In the last three of the chapters in the James Tenney anthology From Scratch: Writings in Music Theory, the author continues to wrestle with the nature of harmony and the perception of pitch. What is interesting is how each of Tenney’s essays on these matters tries to approach the subject from a different point of view, meaning that, by the end of the collection, one is reminded of the problems that three blind men have in trying to describe an elephant. “The Several Dimensions of Pitch,” written in 1993 and revised in 2003, tried to grab this particular elephant by its physiology, beginning with several informative pages that take a deep dive into what is happening in the inner ear. Of greatest interest is the explanation of the difference between hearing a simultaneity of individual tones and hearing them as a single unified stimulus, suggesting that, from an ontological point of view, a “chord” resides in a different category than a single tone.
In itself this is a rather profound insight. The problem is that Tenney does not quite seem to know where to take it. Part of the problem has to do with the fact that he never really reconciles the difference between the mathematical precision of integer ratio with the “fudge factors” of tolerance that arise when listening to real instruments playing their tones. As a result, I come away from Tenney’s speculations reminded of the old joke that the mathematical constant π, a transcendental irrational number, is equal to the integer 3 for very large values of 3.
The following chapter, “On ‘Crystal Growth’ in Harmonic Space,” also written in 1993 and revised in 2003, is the most problematic in the collection. It serves up an abundance of diagrams that get progressively larger and perhaps may be interpreted as a metaphor for crystal growth. For the life of me, I could not make heads or tails out of how to read those diagrams or what Tenney intended them to signify. It is as if he was in search of yet another metaphor to elaborate his thoughts, but it is almost immediately clear that his knowledge of auditory physiology was on much sounder ground than anything involving crystal growth.
The final chapter discusses Tenney’s composition “Diapason” and can be taken, without too much of a stretch, as a summing-up of the entire volume. The composition was clearly intended to make concrete many of Tenney’s abstract speculations on how the concept of harmony could “evolve” to accommodate new concepts of consonance and dissonance in the atonal repertoire. The “punch line” of those speculations is as follows:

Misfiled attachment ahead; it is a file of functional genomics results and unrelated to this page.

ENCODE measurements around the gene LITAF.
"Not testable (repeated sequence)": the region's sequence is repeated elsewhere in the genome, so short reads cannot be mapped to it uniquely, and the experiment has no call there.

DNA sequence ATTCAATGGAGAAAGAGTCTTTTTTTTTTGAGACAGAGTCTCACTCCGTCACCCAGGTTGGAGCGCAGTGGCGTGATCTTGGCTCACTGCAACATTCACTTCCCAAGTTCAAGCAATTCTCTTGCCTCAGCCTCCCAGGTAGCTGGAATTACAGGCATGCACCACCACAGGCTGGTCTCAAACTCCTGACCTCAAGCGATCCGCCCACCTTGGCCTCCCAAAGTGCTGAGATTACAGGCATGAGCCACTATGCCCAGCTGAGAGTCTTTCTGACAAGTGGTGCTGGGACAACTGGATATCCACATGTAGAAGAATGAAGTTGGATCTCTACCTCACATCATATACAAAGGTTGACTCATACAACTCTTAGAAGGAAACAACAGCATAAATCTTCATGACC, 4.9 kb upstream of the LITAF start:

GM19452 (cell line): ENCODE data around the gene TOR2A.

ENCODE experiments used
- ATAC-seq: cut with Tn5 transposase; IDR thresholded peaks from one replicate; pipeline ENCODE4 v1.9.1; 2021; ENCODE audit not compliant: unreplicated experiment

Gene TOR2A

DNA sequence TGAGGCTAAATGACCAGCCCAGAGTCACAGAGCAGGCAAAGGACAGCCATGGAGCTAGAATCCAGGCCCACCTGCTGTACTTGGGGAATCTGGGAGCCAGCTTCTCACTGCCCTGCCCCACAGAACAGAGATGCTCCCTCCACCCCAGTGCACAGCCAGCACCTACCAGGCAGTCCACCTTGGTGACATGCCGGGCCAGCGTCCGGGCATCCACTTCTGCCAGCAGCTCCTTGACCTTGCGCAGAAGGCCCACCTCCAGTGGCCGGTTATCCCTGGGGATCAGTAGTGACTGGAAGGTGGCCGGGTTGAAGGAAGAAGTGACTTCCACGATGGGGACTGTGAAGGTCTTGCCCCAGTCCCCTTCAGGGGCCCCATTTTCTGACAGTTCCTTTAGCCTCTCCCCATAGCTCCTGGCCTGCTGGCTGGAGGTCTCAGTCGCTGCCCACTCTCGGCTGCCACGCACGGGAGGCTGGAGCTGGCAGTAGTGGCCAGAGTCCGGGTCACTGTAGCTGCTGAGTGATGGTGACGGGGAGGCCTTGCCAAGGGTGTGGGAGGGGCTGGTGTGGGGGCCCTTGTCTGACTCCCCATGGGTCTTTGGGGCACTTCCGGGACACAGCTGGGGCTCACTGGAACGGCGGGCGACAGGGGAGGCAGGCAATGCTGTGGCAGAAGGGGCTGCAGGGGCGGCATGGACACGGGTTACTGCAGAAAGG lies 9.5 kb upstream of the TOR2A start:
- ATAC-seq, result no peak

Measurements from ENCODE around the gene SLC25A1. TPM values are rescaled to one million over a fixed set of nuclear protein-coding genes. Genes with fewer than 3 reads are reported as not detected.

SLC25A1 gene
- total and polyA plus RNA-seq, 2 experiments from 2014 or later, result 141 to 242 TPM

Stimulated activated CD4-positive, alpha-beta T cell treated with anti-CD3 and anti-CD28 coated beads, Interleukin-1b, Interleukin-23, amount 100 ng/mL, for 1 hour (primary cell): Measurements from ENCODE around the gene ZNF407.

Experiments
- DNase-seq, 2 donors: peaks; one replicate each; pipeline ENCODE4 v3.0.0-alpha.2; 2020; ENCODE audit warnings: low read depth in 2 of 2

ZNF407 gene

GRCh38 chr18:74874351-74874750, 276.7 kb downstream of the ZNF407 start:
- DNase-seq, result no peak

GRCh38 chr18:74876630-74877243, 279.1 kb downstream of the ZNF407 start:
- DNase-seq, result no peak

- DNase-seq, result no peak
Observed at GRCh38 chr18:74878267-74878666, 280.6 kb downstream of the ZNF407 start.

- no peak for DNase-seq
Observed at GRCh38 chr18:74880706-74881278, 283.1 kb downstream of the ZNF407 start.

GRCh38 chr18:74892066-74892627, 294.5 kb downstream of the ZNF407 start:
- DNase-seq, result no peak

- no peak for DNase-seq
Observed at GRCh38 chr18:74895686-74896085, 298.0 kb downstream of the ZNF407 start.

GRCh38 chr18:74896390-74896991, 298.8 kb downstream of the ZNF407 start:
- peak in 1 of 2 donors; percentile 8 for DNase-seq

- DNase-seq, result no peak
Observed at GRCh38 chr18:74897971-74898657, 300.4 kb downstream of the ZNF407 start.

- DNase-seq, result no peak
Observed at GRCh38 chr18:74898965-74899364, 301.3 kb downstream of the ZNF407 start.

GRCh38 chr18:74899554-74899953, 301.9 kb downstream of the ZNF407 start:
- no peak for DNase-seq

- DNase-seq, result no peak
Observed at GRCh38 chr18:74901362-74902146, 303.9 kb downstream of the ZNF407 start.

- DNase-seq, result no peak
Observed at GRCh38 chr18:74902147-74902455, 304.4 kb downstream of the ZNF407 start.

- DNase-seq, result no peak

Before harmony can evolve, the role of music itself must evolve. Otherwise we will simply be replaying an earlier scenario with minor, “cosmetic” changes in the details.
My own feeling is that there is too much to music to be crammed into a single context, let alone a “role” associated with that context. For my part, I would prefer to fall back on the “definition” that I think was attributed to Erik Satie by John Cage, which declares simply that music is what happens at concerts. I have now lived long enough to see the nature of the concert evolve in any number of imaginative ways, each with its own sense of context. Has music “evolved” along with the concert experience? From the Satie-Cage point of view, I suppose it has!
In the final paragraph of this chapter, Tenney turns his attention to the concept of form, which he declares should be treated “simply as another object of perception.” This takes me back to my own frequently-explored turf of the nature of mind as hypothesized by Gerald Edelman based on speculations by Friedrich Hayek. This involves the principle of “perceptual categorization,” which I discussed when writing about the “META Meta + Hodos” chapter in From Scratch. As I see it, what Tenney calls an “object of perception” is basically what Edelman calls a “perceptual category;” and, on the basis of what Edelman has written about the relationship between brain and perceptual categories, I am not yet convinced that the concept of form is one of those perceptual categories.